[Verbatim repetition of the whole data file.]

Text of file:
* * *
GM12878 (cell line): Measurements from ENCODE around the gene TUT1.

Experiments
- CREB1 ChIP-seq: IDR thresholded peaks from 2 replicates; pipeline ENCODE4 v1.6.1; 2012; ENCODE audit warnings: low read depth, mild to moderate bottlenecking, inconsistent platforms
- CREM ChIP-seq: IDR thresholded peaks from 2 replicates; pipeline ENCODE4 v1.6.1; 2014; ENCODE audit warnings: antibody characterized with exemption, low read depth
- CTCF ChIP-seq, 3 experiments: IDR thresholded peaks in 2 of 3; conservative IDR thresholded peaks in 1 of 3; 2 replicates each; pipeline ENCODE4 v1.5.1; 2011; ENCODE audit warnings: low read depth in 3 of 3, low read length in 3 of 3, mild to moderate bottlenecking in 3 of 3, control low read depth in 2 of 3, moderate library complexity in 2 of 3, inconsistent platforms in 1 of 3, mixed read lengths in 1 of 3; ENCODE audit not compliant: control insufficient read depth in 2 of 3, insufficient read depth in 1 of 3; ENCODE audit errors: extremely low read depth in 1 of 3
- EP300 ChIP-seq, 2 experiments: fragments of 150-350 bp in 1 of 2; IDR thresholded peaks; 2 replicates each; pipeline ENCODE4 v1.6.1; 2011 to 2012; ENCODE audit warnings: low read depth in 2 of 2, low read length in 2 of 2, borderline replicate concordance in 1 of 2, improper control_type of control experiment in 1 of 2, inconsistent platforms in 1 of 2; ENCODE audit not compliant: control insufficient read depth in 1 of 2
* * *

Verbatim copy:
GM12878 (cell line): Measurements from ENCODE around the gene TUT1.

Experiments
- CREB1 ChIP-seq: IDR thresholded peaks from 2 replicates; pipeline ENCODE4 v1.6.1; 2012; ENCODE audit warnings: low read depth, mild to moderate bottlenecking, inconsistent platforms
- CREM ChIP-seq: IDR thresholded peaks from 2 replicates; pipeline ENCODE4 v1.6.1; 2014; ENCODE audit warnings: antibody characterized with exemption, low read depth
- CTCF ChIP-seq, 3 experiments: IDR thresholded peaks in 2 of 3; conservative IDR thresholded peaks in 1 of 3; 2 replicates each; pipeline ENCODE4 v1.5.1; 2011; ENCODE audit warnings: low read depth in 3 of 3, low read length in 3 of 3, mild to moderate bottlenecking in 3 of 3, control low read depth in 2 of 3, moderate library complexity in 2 of 3, inconsistent platforms in 1 of 3, mixed read lengths in 1 of 3; ENCODE audit not compliant: control insufficient read depth in 2 of 3, insufficient read depth in 1 of 3; ENCODE audit errors: extremely low read depth in 1 of 3
- EP300 ChIP-seq, 2 experiments: fragments of 150-350 bp in 1 of 2; IDR thresholded peaks; 2 replicates each; pipeline ENCODE4 v1.6.1; 2011 to 2012; ENCODE audit warnings: low read depth in 2 of 2, low read length in 2 of 2, borderline replicate concordance in 1 of 2, improper control_type of control experiment in 1 of 2, inconsistent platforms in 1 of 2; ENCODE audit not compliant: control insufficient read depth in 1 of 2